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Monday, June 3 • 9:15am - 9:40am
Invited Speaker Presentation: John Jacob, PhD, Texas A&M University

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The Upper Gulf Coast of Texas has an incredibly rich endowment of coastal prairie pothole remnants, well over 400,000 total acres with some individual tracts of never-plowed prairie approaching 70,000 acres,  this in spite of ever-expanding sprawl in the greater Houston region. But it is going quick.

I review the coastal prairie-pothole landscape, how it came to be, and the unique, short-range elevation diversity that characterizes the rich “chance melody” that this landscape is today.

I then address current threats to the system.  While a rich legacy has come down to us, we are about to lose at least 1000 square miles of the best of what is left of  forests, farmlands, and prairies. Prairies stand to lose the most as Houston’s growth is towards the prairies. Mitigation through the Clean Water Act has been almost completely ineffective, and is about to get worse.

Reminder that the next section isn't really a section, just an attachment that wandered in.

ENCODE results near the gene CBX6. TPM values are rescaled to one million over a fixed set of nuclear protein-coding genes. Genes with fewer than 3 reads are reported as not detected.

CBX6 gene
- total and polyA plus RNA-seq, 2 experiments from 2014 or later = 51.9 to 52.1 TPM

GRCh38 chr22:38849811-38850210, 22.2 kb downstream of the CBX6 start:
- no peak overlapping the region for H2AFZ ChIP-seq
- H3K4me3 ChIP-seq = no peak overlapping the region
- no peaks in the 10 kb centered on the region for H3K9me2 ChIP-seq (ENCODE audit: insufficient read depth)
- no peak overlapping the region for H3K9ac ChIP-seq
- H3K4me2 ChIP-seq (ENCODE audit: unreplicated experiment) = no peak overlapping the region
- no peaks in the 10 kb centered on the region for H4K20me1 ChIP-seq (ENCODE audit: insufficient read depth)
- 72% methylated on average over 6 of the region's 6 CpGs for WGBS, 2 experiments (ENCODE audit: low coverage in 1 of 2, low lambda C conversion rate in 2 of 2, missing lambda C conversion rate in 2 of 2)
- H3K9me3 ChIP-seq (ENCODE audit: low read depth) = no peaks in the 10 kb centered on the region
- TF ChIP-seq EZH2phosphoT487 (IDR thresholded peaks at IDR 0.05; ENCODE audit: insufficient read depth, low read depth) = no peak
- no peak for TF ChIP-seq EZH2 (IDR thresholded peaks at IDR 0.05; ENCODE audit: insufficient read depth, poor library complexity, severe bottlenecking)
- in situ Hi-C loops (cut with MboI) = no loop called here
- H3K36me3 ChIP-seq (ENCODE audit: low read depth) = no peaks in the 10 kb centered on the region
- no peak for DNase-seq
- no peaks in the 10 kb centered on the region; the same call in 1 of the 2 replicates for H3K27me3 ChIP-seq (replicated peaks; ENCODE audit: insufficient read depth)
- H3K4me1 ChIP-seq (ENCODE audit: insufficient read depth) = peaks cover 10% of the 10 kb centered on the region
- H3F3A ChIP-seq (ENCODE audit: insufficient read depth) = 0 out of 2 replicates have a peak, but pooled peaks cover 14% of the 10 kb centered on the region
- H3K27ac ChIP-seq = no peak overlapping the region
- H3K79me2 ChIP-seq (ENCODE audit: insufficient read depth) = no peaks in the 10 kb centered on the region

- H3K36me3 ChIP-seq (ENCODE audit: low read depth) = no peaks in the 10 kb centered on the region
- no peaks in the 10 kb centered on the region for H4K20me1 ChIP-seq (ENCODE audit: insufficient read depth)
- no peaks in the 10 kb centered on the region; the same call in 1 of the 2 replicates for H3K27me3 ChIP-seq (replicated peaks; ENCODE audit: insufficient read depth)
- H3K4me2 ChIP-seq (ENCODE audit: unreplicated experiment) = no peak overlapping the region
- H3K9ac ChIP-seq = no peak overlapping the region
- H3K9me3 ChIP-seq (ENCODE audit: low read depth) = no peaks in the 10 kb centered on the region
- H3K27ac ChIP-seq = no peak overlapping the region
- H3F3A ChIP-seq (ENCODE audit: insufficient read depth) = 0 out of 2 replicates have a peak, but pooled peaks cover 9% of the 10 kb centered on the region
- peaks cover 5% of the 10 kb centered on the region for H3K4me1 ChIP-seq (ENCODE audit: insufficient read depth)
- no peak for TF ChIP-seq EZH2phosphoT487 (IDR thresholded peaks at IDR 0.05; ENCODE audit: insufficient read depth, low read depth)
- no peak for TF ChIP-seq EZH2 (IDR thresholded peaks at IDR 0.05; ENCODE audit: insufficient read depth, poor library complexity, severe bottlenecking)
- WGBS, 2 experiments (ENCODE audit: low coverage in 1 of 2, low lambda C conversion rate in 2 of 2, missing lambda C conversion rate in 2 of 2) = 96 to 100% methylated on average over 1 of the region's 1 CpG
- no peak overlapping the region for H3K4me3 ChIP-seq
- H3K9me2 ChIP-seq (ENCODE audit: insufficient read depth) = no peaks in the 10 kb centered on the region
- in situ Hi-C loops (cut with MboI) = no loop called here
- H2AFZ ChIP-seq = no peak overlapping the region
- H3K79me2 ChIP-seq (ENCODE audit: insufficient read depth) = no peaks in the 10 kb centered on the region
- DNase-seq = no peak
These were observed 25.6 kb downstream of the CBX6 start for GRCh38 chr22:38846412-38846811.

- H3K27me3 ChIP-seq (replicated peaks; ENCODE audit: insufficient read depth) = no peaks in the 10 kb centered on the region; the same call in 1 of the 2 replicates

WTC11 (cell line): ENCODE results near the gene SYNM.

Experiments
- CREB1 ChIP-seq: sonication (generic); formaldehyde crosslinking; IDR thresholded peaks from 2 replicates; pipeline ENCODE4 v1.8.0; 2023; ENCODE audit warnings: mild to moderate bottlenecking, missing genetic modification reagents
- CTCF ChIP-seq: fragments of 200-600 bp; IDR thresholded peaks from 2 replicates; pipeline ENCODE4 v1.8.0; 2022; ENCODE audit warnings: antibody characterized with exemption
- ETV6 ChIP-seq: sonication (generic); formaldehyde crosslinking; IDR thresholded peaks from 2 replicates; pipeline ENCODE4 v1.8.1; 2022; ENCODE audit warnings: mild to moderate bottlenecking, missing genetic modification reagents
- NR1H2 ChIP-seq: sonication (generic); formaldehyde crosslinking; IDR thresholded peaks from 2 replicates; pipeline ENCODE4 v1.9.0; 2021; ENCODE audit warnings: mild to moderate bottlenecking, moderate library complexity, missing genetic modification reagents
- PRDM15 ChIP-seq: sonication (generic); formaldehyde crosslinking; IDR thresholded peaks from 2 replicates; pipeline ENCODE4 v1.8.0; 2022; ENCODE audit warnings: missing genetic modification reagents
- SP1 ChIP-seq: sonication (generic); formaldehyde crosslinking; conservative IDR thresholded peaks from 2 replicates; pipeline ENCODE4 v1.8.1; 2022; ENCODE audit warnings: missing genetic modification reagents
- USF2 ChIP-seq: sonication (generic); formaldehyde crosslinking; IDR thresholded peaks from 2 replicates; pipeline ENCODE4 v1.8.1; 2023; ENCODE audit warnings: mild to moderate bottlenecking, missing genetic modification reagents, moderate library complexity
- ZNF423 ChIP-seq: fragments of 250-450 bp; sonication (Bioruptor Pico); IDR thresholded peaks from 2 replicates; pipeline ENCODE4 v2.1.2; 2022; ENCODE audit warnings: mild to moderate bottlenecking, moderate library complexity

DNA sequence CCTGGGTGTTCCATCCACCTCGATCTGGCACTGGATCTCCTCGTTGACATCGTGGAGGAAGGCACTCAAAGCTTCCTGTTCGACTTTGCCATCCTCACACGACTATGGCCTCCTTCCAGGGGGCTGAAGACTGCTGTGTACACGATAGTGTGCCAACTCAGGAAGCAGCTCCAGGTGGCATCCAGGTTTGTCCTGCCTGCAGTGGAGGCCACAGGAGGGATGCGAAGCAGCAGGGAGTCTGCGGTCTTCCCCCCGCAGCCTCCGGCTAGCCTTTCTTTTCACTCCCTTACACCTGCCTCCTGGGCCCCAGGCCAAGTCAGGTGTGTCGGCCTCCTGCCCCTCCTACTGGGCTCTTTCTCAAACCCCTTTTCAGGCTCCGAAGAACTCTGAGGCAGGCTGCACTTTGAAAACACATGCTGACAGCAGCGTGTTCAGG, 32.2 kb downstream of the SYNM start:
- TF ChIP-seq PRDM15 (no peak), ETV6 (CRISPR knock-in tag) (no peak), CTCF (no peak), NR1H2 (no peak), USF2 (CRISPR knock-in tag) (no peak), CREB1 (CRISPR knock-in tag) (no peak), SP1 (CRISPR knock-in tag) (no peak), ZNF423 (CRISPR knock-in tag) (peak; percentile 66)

We cannot afford to lose what is left  -- not if we want to live on this coastal plain with any degree of ease. The multi-thousand-acre patches of unplowed prairie constitute a treasure of information we can barely understand.  These large patches are “arks” of wisdom that will enable us to draw on this knowledge in the future to craft nature-based solutions consistent with our place on earth.

Those of us in the front lines of landscape health must work to educate the public at large as well as decision makers on the role healthy watersheds play. We all must recognize that the state of the prairie is intimately tied to the fate of the city, and likewise that the health of the city is dependent on the state of the prairie.

We can no longer afford the luxury of working from our narrow silos. We must build coalitions with those working for a more walkable Houston. Walkability is a powerful sprawl antidote. Hard as it is, we will have to ally ourselves with those working for a much denser and more accessible Houston. Our voice alone will not stop the devastation of our watersheds. 

In the end, it is all about health.  The quest for healthy place transcends all silos. We need to take a bigger view of how healthy prairies to contribute to the health of the city –and vice versa.  We might still have a chance.


Dr. John Jacob

Professor and Extension Specialist, Texas AgriLife Extension Service (Texas A&M University)

Monday June 3, 2019 9:15am - 9:40am CDT
Bayou Theater